Ms. Huang testified to alternative explanations for the payments that Mr. Tong discussed. First, she claimed that the $10,000 check that Mr. Tong wrote out, dated June 7, 2013, was reimbursement because five Tonglu representatives visited and stayed in her home for ten days, and she took them to visit customers in Washington, D.C. (Trial Tr. 169:3-22, 172:1-15, 449:6-450:9; Def.s' Proposed Findings of Facts and Conclusions of Law ¶¶ 74-76). She also testified that the $53,750 check from the New Natural Nine account that was deposited into Old Natural Nine account was part of "monthly expenses" for June 2013 operations. (Trial Tr. 413:2-414:13). At trial, she explained how these monthly expenses came to $53,750. (Def.s' Proposed Findings of Facts and Conclusions of Law ¶¶ 107, 109; Trial Tr. 413:2-414:13). Ms. Huang stated:

It includes the rent for June which was supposed to be something around 12,000 — $1200, $12,000, and $3000. Also it includes the Las Vegas show, the expenses for Las Vegas show, which was around 6,200, and also the expenses for the New Jersey show, which was around $1,055. There are, of course, other expenses included, for example, like office supplies and etc., etc. . . . [Mr. Tong] asked me what is the roundabout figure I need for my monthly expenses. So I told him at the time that the month of June, July, and August for our — for toy industry is a — they are slow months, and I told him that my expenses would be around 53,000 to 54,000. So, this money that he gave me at the time was for covering the expenses which I have events to them and also, it was sort of a deposit for and then for my monthly expenses.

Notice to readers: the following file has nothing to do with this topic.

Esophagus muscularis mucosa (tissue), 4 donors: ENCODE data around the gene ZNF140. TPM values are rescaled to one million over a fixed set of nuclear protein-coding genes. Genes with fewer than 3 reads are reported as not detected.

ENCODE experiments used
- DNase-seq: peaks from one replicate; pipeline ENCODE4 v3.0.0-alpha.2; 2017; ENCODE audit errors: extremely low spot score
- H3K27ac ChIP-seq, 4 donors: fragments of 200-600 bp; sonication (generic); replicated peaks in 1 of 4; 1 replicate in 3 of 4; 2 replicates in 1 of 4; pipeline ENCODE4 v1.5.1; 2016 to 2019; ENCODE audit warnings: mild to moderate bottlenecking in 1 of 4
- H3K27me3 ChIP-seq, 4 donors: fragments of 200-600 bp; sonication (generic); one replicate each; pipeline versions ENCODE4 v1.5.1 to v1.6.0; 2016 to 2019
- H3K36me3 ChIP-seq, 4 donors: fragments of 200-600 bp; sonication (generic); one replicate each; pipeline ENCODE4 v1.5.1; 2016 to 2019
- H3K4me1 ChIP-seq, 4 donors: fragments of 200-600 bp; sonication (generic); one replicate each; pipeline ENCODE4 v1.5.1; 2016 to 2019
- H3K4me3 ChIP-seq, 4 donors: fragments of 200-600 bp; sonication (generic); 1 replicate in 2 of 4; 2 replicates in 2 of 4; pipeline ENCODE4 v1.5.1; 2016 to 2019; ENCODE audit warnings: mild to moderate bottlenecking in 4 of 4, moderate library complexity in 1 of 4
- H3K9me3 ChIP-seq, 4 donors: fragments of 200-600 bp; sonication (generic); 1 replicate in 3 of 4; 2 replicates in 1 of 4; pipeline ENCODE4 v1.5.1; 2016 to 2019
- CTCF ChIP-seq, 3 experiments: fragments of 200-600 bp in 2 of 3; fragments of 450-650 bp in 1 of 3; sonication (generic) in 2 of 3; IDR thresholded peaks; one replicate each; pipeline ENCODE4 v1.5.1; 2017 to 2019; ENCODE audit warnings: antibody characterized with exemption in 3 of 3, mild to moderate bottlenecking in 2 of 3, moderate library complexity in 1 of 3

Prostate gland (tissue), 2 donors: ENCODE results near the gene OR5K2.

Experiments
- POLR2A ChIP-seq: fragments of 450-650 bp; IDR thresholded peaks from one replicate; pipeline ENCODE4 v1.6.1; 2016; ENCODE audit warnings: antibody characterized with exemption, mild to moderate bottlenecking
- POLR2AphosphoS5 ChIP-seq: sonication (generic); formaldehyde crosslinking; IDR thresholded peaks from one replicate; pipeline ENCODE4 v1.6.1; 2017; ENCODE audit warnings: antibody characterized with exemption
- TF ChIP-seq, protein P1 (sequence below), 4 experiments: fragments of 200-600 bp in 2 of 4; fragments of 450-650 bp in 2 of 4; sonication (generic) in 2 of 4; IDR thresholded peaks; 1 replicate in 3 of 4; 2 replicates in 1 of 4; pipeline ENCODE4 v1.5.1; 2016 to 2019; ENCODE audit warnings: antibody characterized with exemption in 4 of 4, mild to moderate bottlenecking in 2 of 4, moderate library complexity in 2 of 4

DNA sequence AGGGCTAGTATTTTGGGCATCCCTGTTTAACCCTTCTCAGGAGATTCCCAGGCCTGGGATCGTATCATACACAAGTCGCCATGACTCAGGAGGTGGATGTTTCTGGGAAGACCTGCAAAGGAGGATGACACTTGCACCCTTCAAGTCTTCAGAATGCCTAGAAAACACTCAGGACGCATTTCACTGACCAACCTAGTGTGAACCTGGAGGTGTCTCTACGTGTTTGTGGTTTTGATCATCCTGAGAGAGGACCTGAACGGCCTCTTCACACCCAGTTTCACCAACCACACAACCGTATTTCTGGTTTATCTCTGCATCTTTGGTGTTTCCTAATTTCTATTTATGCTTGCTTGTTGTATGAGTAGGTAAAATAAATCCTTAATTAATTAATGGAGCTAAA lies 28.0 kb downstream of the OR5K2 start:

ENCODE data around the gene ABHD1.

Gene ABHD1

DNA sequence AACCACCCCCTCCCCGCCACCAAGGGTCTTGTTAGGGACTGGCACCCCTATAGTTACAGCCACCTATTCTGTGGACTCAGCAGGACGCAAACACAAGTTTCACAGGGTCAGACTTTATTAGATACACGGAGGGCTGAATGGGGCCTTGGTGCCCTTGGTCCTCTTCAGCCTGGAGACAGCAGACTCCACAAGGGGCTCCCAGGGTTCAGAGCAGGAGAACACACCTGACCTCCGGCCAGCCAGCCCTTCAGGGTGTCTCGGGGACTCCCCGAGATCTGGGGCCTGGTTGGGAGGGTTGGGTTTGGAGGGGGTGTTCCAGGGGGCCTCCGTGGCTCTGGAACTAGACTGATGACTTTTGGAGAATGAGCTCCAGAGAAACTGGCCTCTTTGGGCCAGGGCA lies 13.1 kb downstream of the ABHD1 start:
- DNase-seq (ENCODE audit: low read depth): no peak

(Trial Tr. 413:2-414:13).

Additionally, Ms. Huang testified that a $20,000 check from Xiaoyang Gong ("Mr. Gong") was not for the purchase of the business. (Trial Tr. 350:19-352:9, 450:14-22). Although her testimony in some ways seemed to show that Mr. Gong was affiliated with Tonglu, Ms. Huang also testified that Mr. Gong was her relative. (Trial Tr. 344:2-3, 346:1-347:4, 350:19-352:9, 450:14-22). Ms. Huang testified that Mr. Gong gave her the $20,000 as a personal favor to pay off her company's loans. (Trial Tr. 350:19-352:9, 450:14-22).